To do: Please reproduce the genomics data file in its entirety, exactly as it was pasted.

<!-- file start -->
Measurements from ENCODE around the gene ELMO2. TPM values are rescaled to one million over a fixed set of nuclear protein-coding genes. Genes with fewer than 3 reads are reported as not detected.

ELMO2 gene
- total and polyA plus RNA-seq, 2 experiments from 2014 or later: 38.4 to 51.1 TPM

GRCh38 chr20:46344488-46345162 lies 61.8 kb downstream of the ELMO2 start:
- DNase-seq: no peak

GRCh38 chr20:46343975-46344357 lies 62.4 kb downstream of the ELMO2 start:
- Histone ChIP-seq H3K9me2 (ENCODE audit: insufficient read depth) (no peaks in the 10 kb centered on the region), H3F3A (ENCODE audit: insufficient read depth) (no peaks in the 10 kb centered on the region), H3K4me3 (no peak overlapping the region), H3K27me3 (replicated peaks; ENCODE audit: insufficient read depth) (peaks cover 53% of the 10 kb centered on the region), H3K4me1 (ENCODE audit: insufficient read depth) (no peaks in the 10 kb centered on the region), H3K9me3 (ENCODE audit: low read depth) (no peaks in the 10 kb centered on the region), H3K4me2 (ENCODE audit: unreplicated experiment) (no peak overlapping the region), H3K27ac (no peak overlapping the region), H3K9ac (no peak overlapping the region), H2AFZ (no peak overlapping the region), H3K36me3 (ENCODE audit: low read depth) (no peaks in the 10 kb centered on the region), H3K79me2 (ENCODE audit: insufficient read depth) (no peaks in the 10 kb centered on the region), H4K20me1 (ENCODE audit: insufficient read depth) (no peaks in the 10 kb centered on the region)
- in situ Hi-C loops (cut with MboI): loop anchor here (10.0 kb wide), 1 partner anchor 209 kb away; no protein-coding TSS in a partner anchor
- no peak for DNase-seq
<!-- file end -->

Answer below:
Measurements from ENCODE around the gene ELMO2. TPM values are rescaled to one million over a fixed set of nuclear protein-coding genes. Genes with fewer than 3 reads are reported as not detected.

ELMO2 gene
- total and polyA plus RNA-seq, 2 experiments from 2014 or later: 38.4 to 51.1 TPM

GRCh38 chr20:46344488-46345162 lies 61.8 kb downstream of the ELMO2 start:
- DNase-seq: no peak

GRCh38 chr20:46343975-46344357 lies 62.4 kb downstream of the ELMO2 start:
- Histone ChIP-seq H3K9me2 (ENCODE audit: insufficient read depth) (no peaks in the 10 kb centered on the region), H3F3A (ENCODE audit: insufficient read depth) (no peaks in the 10 kb centered on the region), H3K4me3 (no peak overlapping the region), H3K27me3 (replicated peaks; ENCODE audit: insufficient read depth) (peaks cover 53% of the 10 kb centered on the region), H3K4me1 (ENCODE audit: insufficient read depth) (no peaks in the 10 kb centered on the region), H3K9me3 (ENCODE audit: low read depth) (no peaks in the 10 kb centered on the region), H3K4me2 (ENCODE audit: unreplicated experiment) (no peak overlapping the region), H3K27ac (no peak overlapping the region), H3K9ac (no peak overlapping the region), H2AFZ (no peak overlapping the region), H3K36me3 (ENCODE audit: low read depth) (no peaks in the 10 kb centered on the region), H3K79me2 (ENCODE audit: insufficient read depth) (no peaks in the 10 kb centered on the region), H4K20me1 (ENCODE audit: insufficient read depth) (no peaks in the 10 kb centered on the region)
- in situ Hi-C loops (cut with MboI): loop anchor here (10.0 kb wide), 1 partner anchor 209 kb away; no protein-coding TSS in a partner anchor
- no peak for DNase-seq